Adjusting the Bar/PROSE

The Whispering Woodwind

The Whispering Woodwind

Author Mark Alexander Clover
Publisher Creative Mountain Games
Publish date 2008
OGL Section 15 qtww

The material below is designated as Open Game Content

Adjusting the Bar

For each encounter there will also be a shaded, boxed text example of how to adjust those encounters for various types of gaming groups. Products are written for a baseline of four players, each with one character and a standard spread of classes at a given level. However, this may need to vary from group to group. If the size of your group is greater or less than the standard four, “Adjusting the Bar” is necessary. Some groups are new to the rules, or so familiar with the rules that challenging them can be difficult. Even with a standard group, a game session can go poorly, or too easily, due to the randomness of the dice. In those cases, it may be worthwhile to raise or lower the level of an encounter just to keep the game interesting. “Adjusting the Bar” will help to keep the game fun and challenging for any group of players.

1. Holding Their Hands - You’ve got new players, and maybe only two total, who still haven’t mastered any of the rules. Every now and again they surprise you but most of the time they simply don’t understand the game mechanics. Alternately, one player has purchased a rule book, and read part of it, but the rules really have nothing to do with role-playing to this group. Perhaps another has dice but prefers to avoid rolling them. In these cases, lower the bar to “1”.

2. Allowing Some Leeway - The players have a basic understanding of the rules but prefer not to slow down the game by adhering to the letter of the law. They are satisfied with your interpretations of the mechanics, and would rather keep things moving, even if that means that they overlook some of the details of the rules. Alternately, one of the players didn’t show up this week and another will have to leave halfway through the session due to another commitment. You’d like to get through enough of the session to have fun but not if this means that a couple of them will be rolling up new characters next week. Adjust to number “2”.

3. Playing by the Book - The group has the standard number of players, a good cross section of classes and skills, and the treasures have always been at standard levels. In this case, ignore “Adjusting the Bar” unless the group’s dice are falling flat or rolling hot. Keep things at this even “3”.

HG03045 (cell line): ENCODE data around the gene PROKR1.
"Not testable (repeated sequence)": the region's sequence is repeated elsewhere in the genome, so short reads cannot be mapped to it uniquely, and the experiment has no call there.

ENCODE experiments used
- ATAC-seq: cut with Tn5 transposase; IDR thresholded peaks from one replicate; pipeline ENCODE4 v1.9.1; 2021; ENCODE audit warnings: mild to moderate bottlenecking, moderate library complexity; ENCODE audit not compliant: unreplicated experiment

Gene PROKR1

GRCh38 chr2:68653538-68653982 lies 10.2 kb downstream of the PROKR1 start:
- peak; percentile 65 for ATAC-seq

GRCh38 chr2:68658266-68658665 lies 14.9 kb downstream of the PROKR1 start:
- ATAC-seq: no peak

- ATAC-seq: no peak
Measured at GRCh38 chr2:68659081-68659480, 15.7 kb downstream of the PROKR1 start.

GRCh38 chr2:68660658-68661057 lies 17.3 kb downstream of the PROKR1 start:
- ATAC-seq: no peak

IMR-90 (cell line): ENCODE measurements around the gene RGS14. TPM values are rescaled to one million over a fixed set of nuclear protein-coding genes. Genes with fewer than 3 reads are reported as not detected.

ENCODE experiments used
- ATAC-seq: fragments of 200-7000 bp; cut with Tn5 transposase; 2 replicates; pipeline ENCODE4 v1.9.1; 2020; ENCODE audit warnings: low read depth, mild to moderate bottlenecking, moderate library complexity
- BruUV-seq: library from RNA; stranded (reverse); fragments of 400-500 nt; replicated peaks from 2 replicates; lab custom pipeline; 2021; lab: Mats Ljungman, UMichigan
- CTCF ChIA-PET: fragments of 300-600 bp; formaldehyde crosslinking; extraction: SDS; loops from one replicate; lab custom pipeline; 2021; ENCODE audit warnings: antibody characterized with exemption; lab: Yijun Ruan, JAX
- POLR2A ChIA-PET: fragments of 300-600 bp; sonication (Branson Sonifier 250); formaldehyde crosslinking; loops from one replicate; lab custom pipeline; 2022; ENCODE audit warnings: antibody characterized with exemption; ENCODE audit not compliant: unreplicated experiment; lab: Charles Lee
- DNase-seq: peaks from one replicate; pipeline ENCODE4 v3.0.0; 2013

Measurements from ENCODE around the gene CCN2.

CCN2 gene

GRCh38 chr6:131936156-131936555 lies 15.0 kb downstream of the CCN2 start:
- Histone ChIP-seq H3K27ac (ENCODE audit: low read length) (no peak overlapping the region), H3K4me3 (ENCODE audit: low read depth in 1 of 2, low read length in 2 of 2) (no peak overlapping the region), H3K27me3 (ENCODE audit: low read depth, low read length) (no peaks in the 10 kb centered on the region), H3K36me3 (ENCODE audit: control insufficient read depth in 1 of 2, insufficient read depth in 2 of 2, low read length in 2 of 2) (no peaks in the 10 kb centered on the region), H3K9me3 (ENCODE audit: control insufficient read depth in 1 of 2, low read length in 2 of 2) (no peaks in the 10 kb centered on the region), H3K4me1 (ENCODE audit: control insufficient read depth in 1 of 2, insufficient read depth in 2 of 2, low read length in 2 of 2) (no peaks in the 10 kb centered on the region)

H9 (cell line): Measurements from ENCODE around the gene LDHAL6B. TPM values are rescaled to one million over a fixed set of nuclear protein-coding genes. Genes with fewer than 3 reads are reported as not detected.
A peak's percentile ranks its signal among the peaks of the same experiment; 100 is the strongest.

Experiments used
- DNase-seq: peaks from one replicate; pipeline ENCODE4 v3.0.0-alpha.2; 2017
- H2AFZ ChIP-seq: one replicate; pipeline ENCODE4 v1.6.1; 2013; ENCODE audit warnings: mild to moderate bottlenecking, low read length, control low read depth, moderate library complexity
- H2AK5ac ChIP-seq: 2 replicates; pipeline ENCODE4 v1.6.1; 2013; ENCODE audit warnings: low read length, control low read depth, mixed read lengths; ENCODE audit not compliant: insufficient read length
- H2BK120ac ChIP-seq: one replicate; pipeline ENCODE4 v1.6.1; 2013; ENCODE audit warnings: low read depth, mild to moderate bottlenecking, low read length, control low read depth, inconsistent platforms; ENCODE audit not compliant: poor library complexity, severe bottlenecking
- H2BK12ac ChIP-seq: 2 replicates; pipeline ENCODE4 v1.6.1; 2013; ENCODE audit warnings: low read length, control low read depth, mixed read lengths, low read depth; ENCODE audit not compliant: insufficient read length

4. Bumping a Notch - An extra player or two has shown up and can’t be sent home without playing. Perhaps the treasure levels have been a little generous in the past. This will even out in time but, for now, these players are sitting in fine fetter. Adjust the bar to number “4”.

5. Dialing Way Up - The group has a lot of players, sometimes with multiple characters, and enjoy having an entourage. Alternately, this group of players know the rules better than the writers. They always like to have the best tools for the job, build their characters to be specialists and spend all of their treasure to ensure they have the highest advantages. Adjust the bar right to the top at number “5”.

PROSE System - Running NPCs

One of the most difficult tasks for any DM is to get players to suspend their disbelief. Doing so helps the players to roleplay their own characters and be absorbed into the campaign setting. In those brief hours, the gaming table seems to disappear and the world unfolds before them. There are few things more engaging than seamlessly introducing characters with which the players can interact. It is useful to have pre-generated statistical blocks, a physical description and some background for the characters that the players may encounter. It’s of further help to enrich each persona with a multifaceted perspective of their own.

To help that become an easier task, the PROSE System breaks down the attitude of primary NPCs with the approach they take to handle any situation. It prioritizes how they view the world in regard to Politics, Religion, Others, Self and Economics. Each area of their PROSE is rated from one to ten and should be considered as an independent rating of how highly they regard each aspect. A high rating in one aspect does not disallow a high rating in another. High ratings in two aspects simply mean that both are equally weighed in decisions that are made on a daily basis. This can be a conscious or subconscious process. In addition, three Key Words
(adjectives or adverbs) are given to help show how those priorities manifest themselves during interaction.

It should be noted that this system is meant to enhance both Alignment and Charisma. Alignment is still the strongest determinant of one’s attitude and Charisma is the ability by which one expresses oneself from moment to moment.